The Law Society of South Africa (LSSA) calls on the SADC Troika’s meeting with the Acting Prime Minister of Eswatini, Themba Masuku, to ensure that meaningful engagements are held with the country’s civil society and pro-democracy movements.
The LSSA has engaged with its legal counterparts in Eswatini and is dismayed at the reports emanating from a country that has denied access to information, banned the internet, and threatened lawyers who represent the protestors.
The legal profession has been under continued threat and detention for the past few years, which has now increased under the mass protest movement for democracy.
In this regard, we call on the South African Government, which continues to assist the Monarch King Mswati and the pseudo-Parliament to stay in power to make meaningful changes in South Africa’s foreign policy. We must hold South African businesses in Eswatini who are in partnership with the Monarch’s business interests and others as recently brought to the fore by the banning of the internet by the South African mobile service provider to account. The company’s statement that this is in line with their human rights policy is, in reality, the opposite.
The LSSA calls for restraint from all parties to ensure that innocent lives are not continued to be lost.
Real peace and stability are found through meaningful change and commitment towards a democratic and equitable society founded on the principles of democracy, with free and fair participation in the economy.
Lawyers in Swaziland cannot freely represent their clients in fear of their lives and detention. The courts are denying bail and are perceived to be dictated to by the Parliament and the Monarch. Lawyers as judicial officers are being persecuted by the same courts that should protect them and the victims of abuse of power.
The central demand of the people is for the democratisation of the country’s economy and polity.
It is shameful that in this day and age (and in support of our brothers in Eswatini and many living in our country), political parties have been banned since 1973.
Two-thirds of the Upper House members of this Parliament and over 10% of the Lower House members are directly appointed by the King, whilst the Chiefs, under the Monarch, contest for the balance of seats in Parliament.
The people of Eswatini have been failed by both the Monarch and Parliament; clearly, the system of government has failed its people.
As upholding the rule of law is a fundamental mission of the LSSA, we have to place some of the tenets of the rule of law on record.
Accountability: All citizens and society, including the government, are accountable under the law.
Just laws: The laws are clear, publicised, stable, evenly applied and protect fundamental rights, especially human rights. The laws also provide for access to information and the rights to peacefully protests.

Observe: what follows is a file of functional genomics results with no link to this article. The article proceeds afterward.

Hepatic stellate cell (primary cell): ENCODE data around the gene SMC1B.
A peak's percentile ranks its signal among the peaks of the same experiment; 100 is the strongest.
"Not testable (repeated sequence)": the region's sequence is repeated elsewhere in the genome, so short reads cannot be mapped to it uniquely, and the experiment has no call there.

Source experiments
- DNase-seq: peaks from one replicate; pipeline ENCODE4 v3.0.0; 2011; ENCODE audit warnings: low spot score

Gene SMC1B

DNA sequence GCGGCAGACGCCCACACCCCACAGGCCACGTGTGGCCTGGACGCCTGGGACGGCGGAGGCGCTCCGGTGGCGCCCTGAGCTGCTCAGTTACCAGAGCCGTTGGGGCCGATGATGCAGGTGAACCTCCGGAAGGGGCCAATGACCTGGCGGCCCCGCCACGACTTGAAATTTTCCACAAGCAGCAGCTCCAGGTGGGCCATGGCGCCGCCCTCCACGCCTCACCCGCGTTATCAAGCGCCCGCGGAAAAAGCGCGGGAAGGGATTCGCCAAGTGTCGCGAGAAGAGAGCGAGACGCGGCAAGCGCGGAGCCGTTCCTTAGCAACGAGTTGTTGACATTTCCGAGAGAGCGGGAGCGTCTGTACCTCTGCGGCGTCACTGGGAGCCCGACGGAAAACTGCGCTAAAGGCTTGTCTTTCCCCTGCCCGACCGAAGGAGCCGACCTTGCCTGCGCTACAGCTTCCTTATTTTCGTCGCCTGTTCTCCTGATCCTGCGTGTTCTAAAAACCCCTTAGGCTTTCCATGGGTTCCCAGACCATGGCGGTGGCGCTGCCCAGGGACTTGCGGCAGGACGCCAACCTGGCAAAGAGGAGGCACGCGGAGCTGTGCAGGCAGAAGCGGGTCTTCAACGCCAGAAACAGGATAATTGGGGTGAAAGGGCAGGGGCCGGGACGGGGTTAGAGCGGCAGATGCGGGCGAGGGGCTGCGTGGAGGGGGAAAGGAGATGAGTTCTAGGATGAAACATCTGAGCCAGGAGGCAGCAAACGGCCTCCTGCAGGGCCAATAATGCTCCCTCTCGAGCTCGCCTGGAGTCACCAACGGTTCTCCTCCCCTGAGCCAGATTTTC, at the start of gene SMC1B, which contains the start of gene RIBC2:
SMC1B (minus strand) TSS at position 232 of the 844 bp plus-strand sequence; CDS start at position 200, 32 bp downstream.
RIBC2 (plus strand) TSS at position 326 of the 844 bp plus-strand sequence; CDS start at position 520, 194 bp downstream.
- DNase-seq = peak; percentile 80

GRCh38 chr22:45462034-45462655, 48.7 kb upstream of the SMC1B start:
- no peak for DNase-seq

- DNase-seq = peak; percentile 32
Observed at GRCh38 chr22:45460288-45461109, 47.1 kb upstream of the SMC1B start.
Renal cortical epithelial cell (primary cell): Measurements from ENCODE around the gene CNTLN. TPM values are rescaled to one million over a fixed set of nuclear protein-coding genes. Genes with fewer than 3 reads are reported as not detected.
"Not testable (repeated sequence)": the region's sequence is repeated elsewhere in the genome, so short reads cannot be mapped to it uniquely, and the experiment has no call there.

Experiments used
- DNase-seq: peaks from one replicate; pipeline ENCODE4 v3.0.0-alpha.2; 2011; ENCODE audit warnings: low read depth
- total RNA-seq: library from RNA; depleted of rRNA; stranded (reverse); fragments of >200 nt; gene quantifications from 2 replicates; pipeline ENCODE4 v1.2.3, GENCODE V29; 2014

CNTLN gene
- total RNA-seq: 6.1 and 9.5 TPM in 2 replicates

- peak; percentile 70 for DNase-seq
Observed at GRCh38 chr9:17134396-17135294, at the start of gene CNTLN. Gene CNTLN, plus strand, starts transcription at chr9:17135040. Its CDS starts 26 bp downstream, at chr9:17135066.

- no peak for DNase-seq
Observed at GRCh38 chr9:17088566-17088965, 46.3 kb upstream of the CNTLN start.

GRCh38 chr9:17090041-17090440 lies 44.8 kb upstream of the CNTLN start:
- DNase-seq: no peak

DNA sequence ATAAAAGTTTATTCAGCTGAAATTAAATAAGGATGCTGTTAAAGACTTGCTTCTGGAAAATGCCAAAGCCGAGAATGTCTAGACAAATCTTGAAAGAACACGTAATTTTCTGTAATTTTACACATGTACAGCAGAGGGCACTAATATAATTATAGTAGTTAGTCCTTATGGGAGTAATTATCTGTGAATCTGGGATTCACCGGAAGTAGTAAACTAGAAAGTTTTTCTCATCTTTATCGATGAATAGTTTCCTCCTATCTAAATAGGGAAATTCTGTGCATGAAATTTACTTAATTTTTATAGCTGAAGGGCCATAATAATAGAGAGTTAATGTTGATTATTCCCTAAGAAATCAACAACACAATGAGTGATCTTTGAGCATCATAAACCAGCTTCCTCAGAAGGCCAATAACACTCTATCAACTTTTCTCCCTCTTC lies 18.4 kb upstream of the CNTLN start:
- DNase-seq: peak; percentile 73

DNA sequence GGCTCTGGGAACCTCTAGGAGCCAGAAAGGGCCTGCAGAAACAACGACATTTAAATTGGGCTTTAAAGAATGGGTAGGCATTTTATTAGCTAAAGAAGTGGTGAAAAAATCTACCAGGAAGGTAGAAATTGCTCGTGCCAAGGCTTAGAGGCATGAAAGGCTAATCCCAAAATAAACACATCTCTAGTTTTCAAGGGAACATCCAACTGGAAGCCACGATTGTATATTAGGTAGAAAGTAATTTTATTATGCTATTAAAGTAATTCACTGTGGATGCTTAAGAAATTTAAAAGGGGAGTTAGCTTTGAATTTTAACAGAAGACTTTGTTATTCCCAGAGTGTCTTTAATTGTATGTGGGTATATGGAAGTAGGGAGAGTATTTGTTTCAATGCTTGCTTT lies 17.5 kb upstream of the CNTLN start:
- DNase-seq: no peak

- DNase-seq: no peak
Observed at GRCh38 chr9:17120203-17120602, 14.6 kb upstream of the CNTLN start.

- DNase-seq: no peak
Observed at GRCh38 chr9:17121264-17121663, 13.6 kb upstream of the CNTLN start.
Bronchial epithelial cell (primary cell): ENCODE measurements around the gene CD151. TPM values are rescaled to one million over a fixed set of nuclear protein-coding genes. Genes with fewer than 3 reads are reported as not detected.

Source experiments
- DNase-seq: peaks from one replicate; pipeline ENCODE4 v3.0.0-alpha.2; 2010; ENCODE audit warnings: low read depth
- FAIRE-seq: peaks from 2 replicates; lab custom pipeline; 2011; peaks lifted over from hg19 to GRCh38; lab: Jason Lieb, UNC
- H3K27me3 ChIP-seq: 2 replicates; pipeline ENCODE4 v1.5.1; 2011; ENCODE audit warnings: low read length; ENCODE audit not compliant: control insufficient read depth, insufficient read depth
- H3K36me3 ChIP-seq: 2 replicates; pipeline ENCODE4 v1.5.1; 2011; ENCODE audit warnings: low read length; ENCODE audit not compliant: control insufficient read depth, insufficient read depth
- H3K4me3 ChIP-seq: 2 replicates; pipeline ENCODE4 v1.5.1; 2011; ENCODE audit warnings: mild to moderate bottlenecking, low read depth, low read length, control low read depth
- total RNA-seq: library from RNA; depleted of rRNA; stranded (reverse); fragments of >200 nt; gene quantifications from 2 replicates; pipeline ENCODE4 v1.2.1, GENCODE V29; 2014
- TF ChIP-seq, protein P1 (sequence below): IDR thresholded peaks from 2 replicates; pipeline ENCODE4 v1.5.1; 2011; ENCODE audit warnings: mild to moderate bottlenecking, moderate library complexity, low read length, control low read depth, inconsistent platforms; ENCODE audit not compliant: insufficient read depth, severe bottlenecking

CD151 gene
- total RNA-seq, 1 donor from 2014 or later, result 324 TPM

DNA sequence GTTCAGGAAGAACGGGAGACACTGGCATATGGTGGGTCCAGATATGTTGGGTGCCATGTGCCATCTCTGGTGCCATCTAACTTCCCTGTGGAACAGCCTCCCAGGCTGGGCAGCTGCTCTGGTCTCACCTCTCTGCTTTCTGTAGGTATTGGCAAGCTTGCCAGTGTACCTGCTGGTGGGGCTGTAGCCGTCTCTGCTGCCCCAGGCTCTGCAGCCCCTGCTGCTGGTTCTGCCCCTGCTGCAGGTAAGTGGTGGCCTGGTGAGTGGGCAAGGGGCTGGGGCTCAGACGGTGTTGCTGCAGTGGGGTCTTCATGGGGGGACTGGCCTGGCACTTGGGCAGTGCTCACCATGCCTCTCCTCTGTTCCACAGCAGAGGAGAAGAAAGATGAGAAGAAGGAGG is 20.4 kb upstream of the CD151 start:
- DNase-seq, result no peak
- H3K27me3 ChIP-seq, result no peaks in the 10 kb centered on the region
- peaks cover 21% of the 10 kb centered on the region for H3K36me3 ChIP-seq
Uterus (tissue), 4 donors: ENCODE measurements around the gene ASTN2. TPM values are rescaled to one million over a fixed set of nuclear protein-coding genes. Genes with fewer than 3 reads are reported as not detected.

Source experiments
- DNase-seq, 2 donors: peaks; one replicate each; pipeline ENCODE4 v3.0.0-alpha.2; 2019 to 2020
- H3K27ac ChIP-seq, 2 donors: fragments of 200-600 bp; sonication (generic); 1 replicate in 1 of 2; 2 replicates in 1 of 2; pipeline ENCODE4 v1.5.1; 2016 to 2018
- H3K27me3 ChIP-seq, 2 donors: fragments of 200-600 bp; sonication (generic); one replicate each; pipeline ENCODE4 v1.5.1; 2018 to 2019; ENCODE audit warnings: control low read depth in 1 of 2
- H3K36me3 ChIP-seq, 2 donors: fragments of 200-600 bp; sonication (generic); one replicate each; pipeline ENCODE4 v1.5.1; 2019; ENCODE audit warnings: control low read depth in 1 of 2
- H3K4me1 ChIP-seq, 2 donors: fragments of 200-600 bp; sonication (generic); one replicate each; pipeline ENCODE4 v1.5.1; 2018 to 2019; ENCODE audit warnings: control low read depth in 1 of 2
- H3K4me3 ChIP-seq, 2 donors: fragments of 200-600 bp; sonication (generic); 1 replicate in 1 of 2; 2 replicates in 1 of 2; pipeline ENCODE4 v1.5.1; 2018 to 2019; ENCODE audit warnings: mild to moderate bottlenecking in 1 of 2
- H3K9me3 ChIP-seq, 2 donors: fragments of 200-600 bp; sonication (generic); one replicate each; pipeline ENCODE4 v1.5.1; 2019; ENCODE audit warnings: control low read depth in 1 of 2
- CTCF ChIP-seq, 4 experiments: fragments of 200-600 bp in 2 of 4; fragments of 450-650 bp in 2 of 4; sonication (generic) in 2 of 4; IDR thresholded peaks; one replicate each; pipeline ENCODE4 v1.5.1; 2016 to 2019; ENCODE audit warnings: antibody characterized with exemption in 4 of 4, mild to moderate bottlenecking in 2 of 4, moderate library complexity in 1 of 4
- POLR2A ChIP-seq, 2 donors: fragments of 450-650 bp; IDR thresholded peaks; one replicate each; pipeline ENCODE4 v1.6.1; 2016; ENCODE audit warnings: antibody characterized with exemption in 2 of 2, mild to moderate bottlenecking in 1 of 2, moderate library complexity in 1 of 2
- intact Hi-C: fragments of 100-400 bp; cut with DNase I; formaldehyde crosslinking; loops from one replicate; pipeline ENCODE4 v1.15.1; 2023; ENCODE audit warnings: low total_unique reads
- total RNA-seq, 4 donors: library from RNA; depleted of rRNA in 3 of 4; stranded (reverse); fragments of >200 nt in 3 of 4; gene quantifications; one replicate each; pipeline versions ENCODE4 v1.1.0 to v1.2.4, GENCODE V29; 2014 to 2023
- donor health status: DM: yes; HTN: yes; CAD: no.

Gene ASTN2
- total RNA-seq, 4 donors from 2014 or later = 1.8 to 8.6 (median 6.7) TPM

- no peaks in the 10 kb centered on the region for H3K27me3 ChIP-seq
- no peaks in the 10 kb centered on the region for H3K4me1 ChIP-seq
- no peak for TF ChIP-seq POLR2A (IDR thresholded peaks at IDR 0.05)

Open government: The laws must be administered and enforced to be accessible, fair, and efficient.
Accessible and impartial dispute resolution: Justice is delivered timely by a competent, ethical, and independent judiciary.
Evident failings include:
Freedom of assembly and association. Fundamental labour rights, due process of the law and rights of the accused are effectively guaranteed.
The public’s right to have access to independent and impartial courts.
The right to information and civic participation.
Failure of fundamental human rights, including everyday experiences of society, including access to primary public services.
The shooting of protestors with live ammunition.
Broadly speaking the rule of law is generally defined as:
‘The Effective rule of law reduces corruption, combats poverty and disease, and protects people from injustices large and small. It is the foundation for communities of justice, opportunity, and peace — underpinning development, accountable government, and respect for fundamental rights. Traditionally, the rule of law has been viewed as the domain of lawyers and judges. But everyday issues of safety, rights, justice, and governance affect us all; everyone is a stakeholder in the rule of law.’
The LSSA believes the above should be used as guidelines by the Troika in dealing with their effort to bring peace in Eswatini, protect lives and property, and assist in setting the framework towards achieving the above goals. This is driven by ensuring democracy for the benefit of the people and the country to take their rightful place in Southern Africa and the African continent.
The LSSA will distribute this letter to its international partners, including the International Bar Association (IBA), The Pan African Lawyers Union (PALU) and the Commonwealth Lawyers Association (CLA), to champion the rights of the people and practitioners in Eswatini in the international structures and their respective stakeholders.
Electronically signed 9/7/21
LSSA President’s subcommittee
Mr Jan van Rensburg (President), Ms Mabaeng Lenyai (VP) and Mr Mvuzo Notyesi (VP)
Email: LSSA@LSSA.org.za Tel: (012) 366 8800
Click here to download letter.